Clinical Trial of SAHA in Patients With Breast Cancer
- evaluate the safety of Vorinostat.
- evaluate the effectiveness of Vorinostat in treating breast cancer
- evaluate how the study subject's body reacts to Vorinostat, how these reactions relate to the subject's genes, and whether protein changes in the subject blood may be used to predict how the subject's cancer will respond to Vorinostat
We hypothesize that Vorinostat, as a novel class of anti-cancer agents, may induce response in patients with recurrent or metastatic breast cancer who have been previously treated with anthracyclines and taxanes. In addition, we hypothesize that serum Vorinostat levels may correlate with clinical response and toxicities, and that Vorinostat may induce unique protein changes in the plasma in responding patients, and that these proteins may in turn be used as predictive biomarkers for treatment response.
Breast cancer is sensitive to a range of chemotherapeutics agents, but despite initial sensitivity, resistance typically emerges, resulting in disease relapse or progression. Exploration of novel classes of agents in the treatment of breast cancer is therefore in urgent need. Vorinostat or SAHA, a potent inhibitor of histone deacetylase (HDAC) activity, represents a novel class of anti-cancer agents in early stages of development. Vorinostat is active in inducing differentiation, cell growth arrest, and/or apoptosis in a wide variety of transformed cells in culture, and has shown activity against breast cancer in cell lines and animal models. Exploratory pharmacokinetic analysis has demonstrated that oral Vorinostat has excellent bioavailability. Oral Vorinostat has been administered to more than 300 patients enrolled in completed or ongoing clinical studies. The maximum tolerated dose (MTD) is 400 mg q.d. or 200 mg b.i.d. continuously, or 300 mg b.i.d. x 3 consecutive days per week. Dose-limiting toxicities (DLT) are non-hematologic (anorexia, dehydration, diarrhea and fatigue), that resolve quickly once drug administration is interrupted. This study will evaluate the safety and efficacy of Vorinostat in breast cancer patients who have failed anthracyclines and taxanes, and if proven active, will add an important new class of agents to the treatment armamentarium of breast cancer. The study will be divided into 2 phases: phase I to determine the MTD in our population, starting with 400mg q.d. continuously, with progressive dose decrements in the event of DLT; and phase 2 to determine efficacy of Vorinostat at MTD in 12-37 evaluable patients. Correlative studies (pharmacokinetics, pharmacogenetics, plasma proteomics, tumor histone acetylation, genomics and proteomics) will be carried out to identify markers that will predict treatment response and/or toxicity to Vorinostat, to achieve the future goal of tailored therapy.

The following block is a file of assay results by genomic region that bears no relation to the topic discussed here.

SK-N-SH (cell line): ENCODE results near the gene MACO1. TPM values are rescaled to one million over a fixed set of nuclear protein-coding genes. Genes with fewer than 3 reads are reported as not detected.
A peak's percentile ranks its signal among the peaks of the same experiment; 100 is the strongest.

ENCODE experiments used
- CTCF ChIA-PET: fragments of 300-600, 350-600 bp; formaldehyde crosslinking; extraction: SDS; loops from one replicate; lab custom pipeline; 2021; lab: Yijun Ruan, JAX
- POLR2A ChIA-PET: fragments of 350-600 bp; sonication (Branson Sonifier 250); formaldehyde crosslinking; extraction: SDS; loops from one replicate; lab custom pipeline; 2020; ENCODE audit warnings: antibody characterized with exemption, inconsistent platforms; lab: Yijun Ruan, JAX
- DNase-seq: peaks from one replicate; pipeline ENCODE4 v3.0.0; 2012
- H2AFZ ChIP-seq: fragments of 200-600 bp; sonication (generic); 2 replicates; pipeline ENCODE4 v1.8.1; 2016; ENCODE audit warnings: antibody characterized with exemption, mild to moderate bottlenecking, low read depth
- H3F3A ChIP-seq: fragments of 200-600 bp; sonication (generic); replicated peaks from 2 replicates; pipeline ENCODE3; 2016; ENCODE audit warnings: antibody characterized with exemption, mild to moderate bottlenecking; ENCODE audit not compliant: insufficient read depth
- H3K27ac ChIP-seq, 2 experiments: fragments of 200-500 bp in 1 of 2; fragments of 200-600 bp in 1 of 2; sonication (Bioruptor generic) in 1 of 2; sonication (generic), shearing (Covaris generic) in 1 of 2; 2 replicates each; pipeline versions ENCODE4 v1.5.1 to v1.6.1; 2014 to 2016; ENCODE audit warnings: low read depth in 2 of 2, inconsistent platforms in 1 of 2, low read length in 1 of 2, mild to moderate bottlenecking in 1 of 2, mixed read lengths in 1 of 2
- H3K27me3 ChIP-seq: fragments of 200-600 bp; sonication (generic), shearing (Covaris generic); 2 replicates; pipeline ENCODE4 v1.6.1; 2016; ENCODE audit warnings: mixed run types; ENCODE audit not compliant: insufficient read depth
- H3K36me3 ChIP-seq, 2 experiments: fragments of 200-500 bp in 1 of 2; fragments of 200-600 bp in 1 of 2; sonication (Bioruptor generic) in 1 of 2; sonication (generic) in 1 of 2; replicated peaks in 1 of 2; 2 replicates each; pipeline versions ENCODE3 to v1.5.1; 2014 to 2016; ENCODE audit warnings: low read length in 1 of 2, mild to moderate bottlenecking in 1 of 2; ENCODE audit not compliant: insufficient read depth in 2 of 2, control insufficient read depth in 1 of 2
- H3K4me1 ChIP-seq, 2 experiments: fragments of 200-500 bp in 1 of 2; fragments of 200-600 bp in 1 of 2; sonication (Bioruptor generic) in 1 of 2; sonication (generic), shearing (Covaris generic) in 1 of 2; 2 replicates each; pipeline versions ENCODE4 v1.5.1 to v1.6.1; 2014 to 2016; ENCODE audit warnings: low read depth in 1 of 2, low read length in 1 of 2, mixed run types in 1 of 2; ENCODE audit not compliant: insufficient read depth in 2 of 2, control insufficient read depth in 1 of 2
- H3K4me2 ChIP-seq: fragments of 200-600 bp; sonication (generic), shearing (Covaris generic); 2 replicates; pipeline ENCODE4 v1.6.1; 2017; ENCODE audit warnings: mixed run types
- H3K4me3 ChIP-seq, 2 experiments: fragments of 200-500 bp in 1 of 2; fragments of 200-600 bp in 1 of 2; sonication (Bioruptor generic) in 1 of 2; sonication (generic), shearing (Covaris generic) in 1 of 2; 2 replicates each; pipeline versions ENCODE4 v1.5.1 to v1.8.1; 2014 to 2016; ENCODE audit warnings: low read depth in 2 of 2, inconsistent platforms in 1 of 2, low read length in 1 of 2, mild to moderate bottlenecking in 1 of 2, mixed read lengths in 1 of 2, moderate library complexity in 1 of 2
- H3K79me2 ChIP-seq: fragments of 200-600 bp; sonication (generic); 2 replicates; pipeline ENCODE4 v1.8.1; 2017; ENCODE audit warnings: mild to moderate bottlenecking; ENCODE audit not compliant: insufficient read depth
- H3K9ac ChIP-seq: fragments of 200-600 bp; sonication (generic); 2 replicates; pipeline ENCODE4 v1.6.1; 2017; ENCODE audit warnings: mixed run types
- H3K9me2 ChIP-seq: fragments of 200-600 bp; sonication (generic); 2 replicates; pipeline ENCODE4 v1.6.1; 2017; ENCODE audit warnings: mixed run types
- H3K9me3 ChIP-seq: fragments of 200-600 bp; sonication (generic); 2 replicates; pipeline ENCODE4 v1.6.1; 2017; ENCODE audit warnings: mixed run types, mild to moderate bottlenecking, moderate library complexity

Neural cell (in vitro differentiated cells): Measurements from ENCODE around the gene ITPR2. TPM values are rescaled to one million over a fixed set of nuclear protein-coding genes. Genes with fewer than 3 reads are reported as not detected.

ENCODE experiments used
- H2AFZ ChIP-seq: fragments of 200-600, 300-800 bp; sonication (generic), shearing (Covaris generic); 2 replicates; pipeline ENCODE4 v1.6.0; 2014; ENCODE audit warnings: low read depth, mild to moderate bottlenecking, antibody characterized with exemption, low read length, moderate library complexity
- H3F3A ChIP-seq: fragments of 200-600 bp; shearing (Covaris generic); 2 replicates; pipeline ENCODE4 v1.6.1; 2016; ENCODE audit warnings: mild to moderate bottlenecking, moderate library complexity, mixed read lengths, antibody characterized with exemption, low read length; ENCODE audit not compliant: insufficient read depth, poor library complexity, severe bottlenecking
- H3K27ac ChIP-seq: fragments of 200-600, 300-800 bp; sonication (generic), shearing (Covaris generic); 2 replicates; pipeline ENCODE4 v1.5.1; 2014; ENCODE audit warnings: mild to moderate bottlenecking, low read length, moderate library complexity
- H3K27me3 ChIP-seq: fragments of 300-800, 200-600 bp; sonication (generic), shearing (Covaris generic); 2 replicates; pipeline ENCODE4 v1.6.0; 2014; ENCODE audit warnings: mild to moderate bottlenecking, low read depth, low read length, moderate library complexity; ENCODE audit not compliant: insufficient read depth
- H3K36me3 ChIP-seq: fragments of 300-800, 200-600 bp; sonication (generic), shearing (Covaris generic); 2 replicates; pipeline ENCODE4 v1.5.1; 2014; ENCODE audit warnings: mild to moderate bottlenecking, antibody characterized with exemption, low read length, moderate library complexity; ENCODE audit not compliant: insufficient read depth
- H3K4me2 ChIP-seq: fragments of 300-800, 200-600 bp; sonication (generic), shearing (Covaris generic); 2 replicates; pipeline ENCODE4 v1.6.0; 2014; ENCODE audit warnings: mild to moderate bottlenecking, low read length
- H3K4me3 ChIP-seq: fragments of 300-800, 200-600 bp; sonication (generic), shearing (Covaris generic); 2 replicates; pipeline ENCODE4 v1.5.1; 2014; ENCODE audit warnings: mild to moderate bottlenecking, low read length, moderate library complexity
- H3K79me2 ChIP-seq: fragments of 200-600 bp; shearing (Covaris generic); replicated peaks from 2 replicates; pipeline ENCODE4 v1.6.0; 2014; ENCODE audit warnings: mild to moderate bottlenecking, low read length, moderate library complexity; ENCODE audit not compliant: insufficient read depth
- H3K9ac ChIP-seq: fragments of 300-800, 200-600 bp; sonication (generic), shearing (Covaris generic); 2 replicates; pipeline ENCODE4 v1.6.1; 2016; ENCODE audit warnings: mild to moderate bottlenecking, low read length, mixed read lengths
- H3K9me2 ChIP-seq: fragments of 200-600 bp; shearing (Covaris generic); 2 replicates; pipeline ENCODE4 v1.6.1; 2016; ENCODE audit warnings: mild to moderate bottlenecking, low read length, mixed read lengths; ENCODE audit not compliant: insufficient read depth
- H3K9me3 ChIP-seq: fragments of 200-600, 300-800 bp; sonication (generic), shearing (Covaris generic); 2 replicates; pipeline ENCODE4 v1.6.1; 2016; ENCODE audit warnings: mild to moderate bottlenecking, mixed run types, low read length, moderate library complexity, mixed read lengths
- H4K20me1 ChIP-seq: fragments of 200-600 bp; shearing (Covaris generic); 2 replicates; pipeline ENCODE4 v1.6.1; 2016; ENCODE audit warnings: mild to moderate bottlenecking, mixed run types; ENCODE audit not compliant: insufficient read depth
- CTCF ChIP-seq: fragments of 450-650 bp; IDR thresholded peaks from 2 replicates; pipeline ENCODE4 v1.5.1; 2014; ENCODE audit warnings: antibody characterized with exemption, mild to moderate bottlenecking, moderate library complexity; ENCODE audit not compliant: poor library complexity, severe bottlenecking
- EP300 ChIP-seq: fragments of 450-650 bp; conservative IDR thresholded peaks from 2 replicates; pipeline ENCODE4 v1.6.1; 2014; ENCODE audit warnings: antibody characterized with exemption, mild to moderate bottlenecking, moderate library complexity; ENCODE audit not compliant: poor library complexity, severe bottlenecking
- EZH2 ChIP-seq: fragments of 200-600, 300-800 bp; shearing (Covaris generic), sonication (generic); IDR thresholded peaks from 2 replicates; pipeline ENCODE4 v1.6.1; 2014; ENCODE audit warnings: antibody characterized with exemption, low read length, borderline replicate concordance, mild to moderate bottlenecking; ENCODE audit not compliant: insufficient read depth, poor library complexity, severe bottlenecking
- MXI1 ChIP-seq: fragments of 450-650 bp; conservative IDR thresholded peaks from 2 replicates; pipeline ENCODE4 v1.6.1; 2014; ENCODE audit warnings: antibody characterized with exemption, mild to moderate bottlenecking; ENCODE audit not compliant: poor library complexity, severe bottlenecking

Allocation: Non-Randomized, Control: Uncontrolled, Endpoint Classification: Safety/Efficacy Study, Intervention Model: Parallel Assignment, Masking: Open Label, Primary Purpose: Treatment
National University Hospital
National University Hospital, Singapore
Results (where available)
- Source: http://clinicaltrials.gov/show/NCT00416130
- Information obtained from ClinicalTrials.gov on July 15, 2010
Medical and Biotech [MESH] Definitions
Inflammatory Breast Neoplasms
Metastatic breast cancer characterized by EDEMA and ERYTHEMA of the affected breast due to LYMPHATIC METASTASIS and eventual obstruction of LYMPHATIC VESSELS by the cancer cells.
A infiltrating (invasive) breast cancer, relatively uncommon, accounting for only 5%-10% of breast tumors in most series. It is often an area of ill-defined thickening in the breast, in contrast to the dominant lump characteristic of ductal carcinoma. It is typically composed of small cells in a linear arrangement with a tendency to grow around ducts and lobules. There is likelihood of axillary nodal involvement with metastasis to meningeal and serosal surfaces. (DeVita Jr et al., Cancer: Principles & Practice of Oncology, 3d ed, p1205)
Carbohydrate antigen elevated in patients with tumors of the breast, ovary, lung, and prostate as well as other disorders. The mucin is expressed normally by most glandular epithelia but shows particularly increased expression in the breast at lactation and in malignancy. It is thus an established serum marker for breast cancer.
Tumors or cancer of the human BREAST.
The phosphoprotein encoded by the BRCA1 gene (GENE, BRCA1). In normal cells the BRCA1 protein is localized in the nucleus, whereas in the majority of breast cancer cell lines and in malignant pleural effusions from breast cancer patients, it is localized mainly in the cytoplasm. (Science 1995;270(5237):713,789-91)
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